Important Terms and Definitions you need to know
As you navigate through college, you will discover that professors, academic advisors, student services staff and peers use a whole new set of terminology with which you may not be familiar. For example, completed classes are measured in terms of semester credit hours; academic standing is determined by classes completed and grade point averages.
Please refer to the list below for common terms and definitions that you may encounter along the way. This is not an inclusive list, but it will definitely help you understand college lingo.
Academic Advisor: professional who can help with course recommendations, chart your academic progress and fill out a degree plan.
Academic Course Schedule: a listing of all classes being offered throughout the semester. Students can view the course schedule online.
Add/Drop: any change in a student’s schedule after registration. Also refers to the first 3-4 days of a semester in which a student is allowed to make schedule changes.
Associate Degree: an academic degree, consisting of approximately 60 credit hours, that includes the required General Education Core as well as a few electives or classes in the major field of study. It is usually completed in two years.
Bachelor’s Degree: also known as a baccalaureate degree. It is an academic degree consisting of a minimum of 120 hours credit hours that includes the required General Education Core, as well as all classes in the field of study, and is usually completed in four years.
Blackboard: online portal where students can view course syllabi, assignments, grades, documents and files posted by instructors, and is also used to communicate with professors and classmates.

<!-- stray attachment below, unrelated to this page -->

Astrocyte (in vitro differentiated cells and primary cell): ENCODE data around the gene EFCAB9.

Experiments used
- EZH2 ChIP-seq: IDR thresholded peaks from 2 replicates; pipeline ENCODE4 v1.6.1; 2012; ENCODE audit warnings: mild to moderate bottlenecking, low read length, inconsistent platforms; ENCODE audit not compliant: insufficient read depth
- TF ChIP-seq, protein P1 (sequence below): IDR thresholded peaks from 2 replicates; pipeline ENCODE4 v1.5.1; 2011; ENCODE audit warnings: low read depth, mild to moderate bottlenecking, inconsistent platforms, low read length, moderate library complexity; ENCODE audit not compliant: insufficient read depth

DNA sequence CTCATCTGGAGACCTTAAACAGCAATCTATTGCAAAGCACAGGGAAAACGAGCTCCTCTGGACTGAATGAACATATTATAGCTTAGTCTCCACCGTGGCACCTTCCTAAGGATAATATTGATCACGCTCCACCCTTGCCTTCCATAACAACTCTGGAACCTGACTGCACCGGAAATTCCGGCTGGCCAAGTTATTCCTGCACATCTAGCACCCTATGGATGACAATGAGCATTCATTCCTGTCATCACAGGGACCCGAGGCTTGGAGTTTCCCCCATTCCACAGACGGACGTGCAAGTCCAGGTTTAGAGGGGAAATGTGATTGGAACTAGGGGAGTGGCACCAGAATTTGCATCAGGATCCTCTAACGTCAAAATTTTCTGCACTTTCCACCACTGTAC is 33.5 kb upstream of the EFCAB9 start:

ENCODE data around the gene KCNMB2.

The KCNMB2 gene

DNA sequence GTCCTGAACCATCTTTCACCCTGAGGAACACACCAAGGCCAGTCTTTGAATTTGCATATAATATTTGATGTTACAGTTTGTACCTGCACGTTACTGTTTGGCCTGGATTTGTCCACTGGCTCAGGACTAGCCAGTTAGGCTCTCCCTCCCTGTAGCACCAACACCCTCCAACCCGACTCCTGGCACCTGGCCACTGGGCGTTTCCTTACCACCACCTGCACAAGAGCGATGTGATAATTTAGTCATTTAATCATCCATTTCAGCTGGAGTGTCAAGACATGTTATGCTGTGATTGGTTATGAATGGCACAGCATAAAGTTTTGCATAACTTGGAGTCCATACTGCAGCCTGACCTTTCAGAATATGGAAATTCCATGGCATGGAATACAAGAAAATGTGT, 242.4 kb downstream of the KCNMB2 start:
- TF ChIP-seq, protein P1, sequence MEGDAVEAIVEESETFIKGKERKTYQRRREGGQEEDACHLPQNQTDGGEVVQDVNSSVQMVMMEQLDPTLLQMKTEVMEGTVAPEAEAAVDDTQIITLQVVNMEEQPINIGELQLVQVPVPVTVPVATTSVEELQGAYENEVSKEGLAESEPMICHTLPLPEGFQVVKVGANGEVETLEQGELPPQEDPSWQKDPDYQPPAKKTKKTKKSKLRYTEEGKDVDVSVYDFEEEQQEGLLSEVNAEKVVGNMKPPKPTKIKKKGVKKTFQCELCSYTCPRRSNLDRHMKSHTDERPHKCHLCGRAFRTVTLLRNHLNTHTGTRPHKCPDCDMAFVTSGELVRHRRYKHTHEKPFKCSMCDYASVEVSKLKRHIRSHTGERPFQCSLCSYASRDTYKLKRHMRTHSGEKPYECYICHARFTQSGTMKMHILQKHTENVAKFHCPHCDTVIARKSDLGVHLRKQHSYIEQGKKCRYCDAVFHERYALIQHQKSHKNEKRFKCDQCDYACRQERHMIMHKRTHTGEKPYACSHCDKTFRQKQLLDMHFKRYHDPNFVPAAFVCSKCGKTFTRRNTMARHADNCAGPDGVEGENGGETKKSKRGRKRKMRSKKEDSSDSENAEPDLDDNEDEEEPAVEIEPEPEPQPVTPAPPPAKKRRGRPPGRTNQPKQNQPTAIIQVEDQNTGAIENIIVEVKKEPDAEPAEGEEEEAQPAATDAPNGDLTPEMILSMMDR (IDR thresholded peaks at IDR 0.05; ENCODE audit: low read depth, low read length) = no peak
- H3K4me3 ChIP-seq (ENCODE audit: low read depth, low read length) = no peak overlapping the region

Blue Book: a blank booklet with a blue paper cover often required for written exam answers and essays; it may be purchased at Barnes & Noble bookstore.
Certificate Program: specialized program focusing on vocational trades and skills that can lead to immediate employment. It is usually completed within one year. It may later be applied to certain associate or bachelor’s degrees.
Credit Hour: unit of measure used to determine college credit earned. To earn one semester credit hour, a student must attend class for one classroom hour (usually 50 minutes) per week for the entire semester.
Degree Audit: a computer-generated analysis that enables the student and the advisor to assess the student’s academic progress and unfulfilled bachelor’s, associate, certificate or minor degree requirements.
FAFSA: Free Application for Federal Student Aid. FAFSA is an online application widely used by universities to determine a student’s eligibility for Pell Grant funds, scholarships and student loans.
Freshman: classification for a student who has been admitted to UTB/TSC and who has earned less than 30 semester credit hours.
Full-time Student: an undergraduate student taking at least 12 credit hours or a graduate student taking at least nine credit hours per fall or spring semester.
Good Standing: academic classification for a student having a minimum GPA of 2.0 as well as a cumulative completion rate of 70 percent or higher.